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Fast-track to change: Chesapeake sprinter Micaiah Harris seeks racial equality

Micaiah Harris
Posted at 11:25 PM, Jun 18, 2020
and last updated 2020-06-18 23:26:10-04

VIRGINIA BEACH, Va. - Micaiah Harris, one of the fastest sprinters in the world, trains in the shadows of a former landfill.

"Long trails, hills - a whole lot of grass, it's perfect," Harris said smiling Thursday evening at Mount Trashmore Park in Virginia Beach.

Yes, Mount Trashmore. The tallest peak in Virginia Beach was created from hundreds of thousands of tons of garbage. But that foul past is not the one on Micaiah's mind.

"At the University of Texas, there are a lot of traditions that are not in the favor of people who look like me," Harris, the 2018 Chesapeake Sports Club Male Athlete of the Year, explained to News 3 Sports Director Adam Winkler.

Harris, who ran the second-fastest indoor 200 meter dash in the world this year, is a three-time All-American sprinter for the University of Texas. The Western Branch High School alumnus, along with dozens of black student-athletes from multiple sports, are calling on Texas to ensure black students are fully supported.

"There will always be athletes that come after us, black athletes, so we want to make it as comfortable as possible for them," Harris said.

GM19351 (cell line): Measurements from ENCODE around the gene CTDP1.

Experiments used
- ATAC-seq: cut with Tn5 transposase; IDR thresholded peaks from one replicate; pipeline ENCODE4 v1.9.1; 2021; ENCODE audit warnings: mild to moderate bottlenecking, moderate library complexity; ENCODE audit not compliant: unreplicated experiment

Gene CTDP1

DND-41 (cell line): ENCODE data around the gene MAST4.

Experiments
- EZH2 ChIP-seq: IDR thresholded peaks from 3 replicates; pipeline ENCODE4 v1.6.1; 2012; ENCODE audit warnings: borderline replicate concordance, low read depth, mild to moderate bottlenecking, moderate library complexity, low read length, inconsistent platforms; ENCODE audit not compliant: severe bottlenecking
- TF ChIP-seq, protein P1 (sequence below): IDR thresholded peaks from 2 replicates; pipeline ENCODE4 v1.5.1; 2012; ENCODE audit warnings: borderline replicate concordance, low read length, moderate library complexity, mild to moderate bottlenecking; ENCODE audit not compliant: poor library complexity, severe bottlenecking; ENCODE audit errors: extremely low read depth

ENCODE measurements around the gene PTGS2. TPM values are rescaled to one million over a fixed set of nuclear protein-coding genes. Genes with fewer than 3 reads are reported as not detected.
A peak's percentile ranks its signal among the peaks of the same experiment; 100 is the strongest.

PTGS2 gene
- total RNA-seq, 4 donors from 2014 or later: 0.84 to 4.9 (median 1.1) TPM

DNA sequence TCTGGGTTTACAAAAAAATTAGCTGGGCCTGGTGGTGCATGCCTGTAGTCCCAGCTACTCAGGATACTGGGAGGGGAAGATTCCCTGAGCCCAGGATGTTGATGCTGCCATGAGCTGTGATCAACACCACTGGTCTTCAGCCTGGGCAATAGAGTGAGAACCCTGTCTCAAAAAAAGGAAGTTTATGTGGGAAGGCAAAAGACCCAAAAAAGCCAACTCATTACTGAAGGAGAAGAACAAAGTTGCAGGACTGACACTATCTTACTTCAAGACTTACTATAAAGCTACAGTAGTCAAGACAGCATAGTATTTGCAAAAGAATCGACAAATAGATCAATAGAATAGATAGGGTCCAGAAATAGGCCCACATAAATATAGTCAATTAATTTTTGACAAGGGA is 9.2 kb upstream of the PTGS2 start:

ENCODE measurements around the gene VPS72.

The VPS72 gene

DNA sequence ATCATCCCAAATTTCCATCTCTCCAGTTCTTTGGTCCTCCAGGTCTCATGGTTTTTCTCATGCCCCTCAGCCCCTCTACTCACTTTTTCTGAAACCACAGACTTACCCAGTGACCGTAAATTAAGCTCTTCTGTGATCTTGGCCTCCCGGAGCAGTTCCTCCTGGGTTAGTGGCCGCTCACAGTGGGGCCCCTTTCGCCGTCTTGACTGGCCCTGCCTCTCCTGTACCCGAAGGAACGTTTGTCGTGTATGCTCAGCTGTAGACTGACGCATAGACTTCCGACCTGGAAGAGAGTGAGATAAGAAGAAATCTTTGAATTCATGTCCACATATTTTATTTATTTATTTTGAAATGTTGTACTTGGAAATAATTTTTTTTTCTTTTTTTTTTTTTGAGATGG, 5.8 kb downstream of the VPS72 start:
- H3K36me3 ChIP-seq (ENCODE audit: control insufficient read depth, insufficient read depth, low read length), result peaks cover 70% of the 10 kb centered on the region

Among the demands: rename buildings with ties to racism and change the famous school song, "The Eyes of Texas", which can be traced to confederate general Robert. E. Lee.

"I can't speak for other teams, but the track and field program - we have agreed to no longer sing that song," Harris revealed. "We have replaced it with something else."

Micaiah has visions of winning an Olympic gold medal. But he says this impact on the world is just as fulfilling.

"Close to Olympic champion," Micaiah said with a smile when asked where having his name linked to change at the University of Texas will rank on his future list of accomplishments. "I'm not only an athlete. So once I finish competing - I'm not seen as an athlete, I'm seen as a black man."

Harris, along with his fellow black student-athletes at UT, say they will not help the school recruit future student-athletes until changes are made.

"We are going to keep speaking up and fighting for what we feel is right, in order to help make us feel more comfortable and included."

He may work out at a former dump, but Micaiah is not going to let this opportunity to make an impact go to waste.